This is affecting seven hotels in the city that are owned or operated by Marriott.
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Chanting, "Don't check in, check out" on the picket line, hotel workers tried to dissuade tourists from checking into the Marriott Marquis in San Francisco. It wasn't clear if they were having much success, but Thursday was about letting people know most of them are not making ends meet.
"Our key demands are a contract that delivers on economic fairness. It's so hard for workers to make ends meet in today's Bay Area," said Anand Singh, President of Unite Here Local 2.
Singh introduced us to Larrilou Carumba, a single mom of three. As a hotel housekeeper, she earns $23 an hour -- a decent wage if you don't have to live in the Bay Area. What she takes home after taxes fluctuates depending on how much overtime she gets.
"Oh, it's like 500 to 600 a week," said Carumba, who told me it wasn't enough to live on.
She actually lives in San Leandro, which is slightly cheaper.
OK, so let's say on average, she takes home $550 dollars a week. That's about $2,400 dollars a month. Her monthly rent is $1,400. That leaves her with $1,000 to pay for her bills, car, food and other basic needs for her and her children.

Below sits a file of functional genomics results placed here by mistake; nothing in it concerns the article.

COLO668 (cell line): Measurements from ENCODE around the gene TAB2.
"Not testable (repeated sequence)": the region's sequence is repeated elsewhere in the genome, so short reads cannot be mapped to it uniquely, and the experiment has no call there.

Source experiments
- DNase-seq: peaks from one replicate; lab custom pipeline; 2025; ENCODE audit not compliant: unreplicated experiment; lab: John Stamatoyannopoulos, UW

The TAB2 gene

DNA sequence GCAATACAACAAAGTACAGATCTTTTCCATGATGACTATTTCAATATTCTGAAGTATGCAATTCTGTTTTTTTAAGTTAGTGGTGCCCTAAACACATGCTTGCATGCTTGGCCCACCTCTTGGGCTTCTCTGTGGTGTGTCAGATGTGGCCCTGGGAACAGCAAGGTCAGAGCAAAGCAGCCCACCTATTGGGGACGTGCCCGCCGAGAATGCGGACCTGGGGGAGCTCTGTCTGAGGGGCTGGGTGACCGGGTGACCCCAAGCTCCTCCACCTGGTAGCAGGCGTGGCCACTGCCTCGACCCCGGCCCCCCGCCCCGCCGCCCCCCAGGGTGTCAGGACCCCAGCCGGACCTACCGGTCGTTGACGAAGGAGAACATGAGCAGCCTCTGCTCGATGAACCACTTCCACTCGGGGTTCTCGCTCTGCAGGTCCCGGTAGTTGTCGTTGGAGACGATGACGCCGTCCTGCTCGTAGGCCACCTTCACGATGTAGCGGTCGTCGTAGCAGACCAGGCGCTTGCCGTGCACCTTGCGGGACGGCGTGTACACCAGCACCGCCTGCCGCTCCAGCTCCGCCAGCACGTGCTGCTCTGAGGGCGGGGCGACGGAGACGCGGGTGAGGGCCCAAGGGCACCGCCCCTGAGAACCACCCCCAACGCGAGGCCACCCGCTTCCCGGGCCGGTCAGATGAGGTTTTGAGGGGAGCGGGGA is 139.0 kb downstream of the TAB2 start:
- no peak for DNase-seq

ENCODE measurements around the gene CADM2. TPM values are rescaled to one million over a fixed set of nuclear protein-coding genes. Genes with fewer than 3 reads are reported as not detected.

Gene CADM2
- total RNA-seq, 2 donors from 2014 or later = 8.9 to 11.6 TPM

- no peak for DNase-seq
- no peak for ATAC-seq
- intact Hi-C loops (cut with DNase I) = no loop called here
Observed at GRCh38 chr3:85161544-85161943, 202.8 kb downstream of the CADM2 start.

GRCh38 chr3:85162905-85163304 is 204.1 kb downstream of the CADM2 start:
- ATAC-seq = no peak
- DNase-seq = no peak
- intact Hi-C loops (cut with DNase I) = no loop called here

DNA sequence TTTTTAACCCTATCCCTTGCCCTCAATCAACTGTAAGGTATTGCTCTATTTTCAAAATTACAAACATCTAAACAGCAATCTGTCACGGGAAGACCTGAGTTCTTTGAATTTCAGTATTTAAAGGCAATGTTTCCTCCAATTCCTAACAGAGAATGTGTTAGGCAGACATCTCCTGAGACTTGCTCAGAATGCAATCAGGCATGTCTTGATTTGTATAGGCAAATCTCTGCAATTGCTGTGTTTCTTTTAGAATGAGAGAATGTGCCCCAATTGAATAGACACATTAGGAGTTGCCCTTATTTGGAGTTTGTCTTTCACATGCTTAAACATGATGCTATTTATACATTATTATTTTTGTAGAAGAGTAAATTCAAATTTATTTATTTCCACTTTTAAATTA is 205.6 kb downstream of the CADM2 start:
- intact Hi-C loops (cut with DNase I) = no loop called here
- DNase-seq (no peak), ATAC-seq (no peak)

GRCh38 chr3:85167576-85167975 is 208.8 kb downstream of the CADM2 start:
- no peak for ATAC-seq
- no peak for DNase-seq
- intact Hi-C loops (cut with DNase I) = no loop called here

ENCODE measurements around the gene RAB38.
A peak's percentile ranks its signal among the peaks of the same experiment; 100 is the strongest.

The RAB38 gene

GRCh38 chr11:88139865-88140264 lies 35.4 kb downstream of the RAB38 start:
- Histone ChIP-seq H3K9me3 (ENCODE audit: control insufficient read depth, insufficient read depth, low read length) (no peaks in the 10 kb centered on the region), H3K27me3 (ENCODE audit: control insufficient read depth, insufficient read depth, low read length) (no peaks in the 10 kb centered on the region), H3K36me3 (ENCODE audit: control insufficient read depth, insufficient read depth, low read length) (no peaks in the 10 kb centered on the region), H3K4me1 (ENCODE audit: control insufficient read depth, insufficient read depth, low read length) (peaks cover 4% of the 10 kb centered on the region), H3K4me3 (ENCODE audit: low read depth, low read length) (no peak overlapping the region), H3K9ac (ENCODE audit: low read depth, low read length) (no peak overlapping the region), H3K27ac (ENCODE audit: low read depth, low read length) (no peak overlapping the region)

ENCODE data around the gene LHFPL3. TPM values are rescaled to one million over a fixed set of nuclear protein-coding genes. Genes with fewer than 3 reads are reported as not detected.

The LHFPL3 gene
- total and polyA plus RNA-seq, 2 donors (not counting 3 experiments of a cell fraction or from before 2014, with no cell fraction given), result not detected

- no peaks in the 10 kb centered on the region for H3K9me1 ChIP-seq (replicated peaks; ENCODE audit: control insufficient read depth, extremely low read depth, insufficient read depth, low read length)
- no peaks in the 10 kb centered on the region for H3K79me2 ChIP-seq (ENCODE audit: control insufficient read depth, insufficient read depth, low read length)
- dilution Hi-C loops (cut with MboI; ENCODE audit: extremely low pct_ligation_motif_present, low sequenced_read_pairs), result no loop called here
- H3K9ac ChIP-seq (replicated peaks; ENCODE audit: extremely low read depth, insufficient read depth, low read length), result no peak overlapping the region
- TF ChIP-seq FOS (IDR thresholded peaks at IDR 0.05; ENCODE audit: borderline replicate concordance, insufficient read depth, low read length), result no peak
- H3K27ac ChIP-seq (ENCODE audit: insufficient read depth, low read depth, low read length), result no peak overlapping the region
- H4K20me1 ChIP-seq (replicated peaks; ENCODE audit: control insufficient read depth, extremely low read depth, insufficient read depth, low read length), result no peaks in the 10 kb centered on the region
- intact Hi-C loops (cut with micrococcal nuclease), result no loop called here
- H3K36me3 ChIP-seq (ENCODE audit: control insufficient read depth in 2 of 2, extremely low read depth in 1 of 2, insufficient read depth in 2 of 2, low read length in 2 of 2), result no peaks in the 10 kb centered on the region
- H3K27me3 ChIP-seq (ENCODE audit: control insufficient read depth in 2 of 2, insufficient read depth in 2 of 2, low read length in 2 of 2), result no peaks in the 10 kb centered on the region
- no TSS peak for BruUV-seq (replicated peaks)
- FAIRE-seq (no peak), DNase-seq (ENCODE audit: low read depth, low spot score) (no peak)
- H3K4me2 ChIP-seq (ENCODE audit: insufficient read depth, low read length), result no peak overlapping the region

"I have a second job after I work here from 9 to 5. I work in a laundromat," she told us.
Unite Here Local 2 also represents dishwashers, bellmen, cooks and maintenance workers. They are asking for better wages and job security.
In a statement, Marriott International said, "We are disappointed that Unite Here has chosen to resort to a strike at this time. During the strike, our hotels are open and we stand ready to provide excellent service to our guests."
Jude Barry visiting from Connecticut said, so far, the strike hasn't been much of an inconvenience for her.
"It is what it is. I can make my own bed. I'm good with making my own bed. It's good, it's fine. I have enough towels. I don't have a new fresh towel every day in my house so I don't need to do that here, too," said Barry.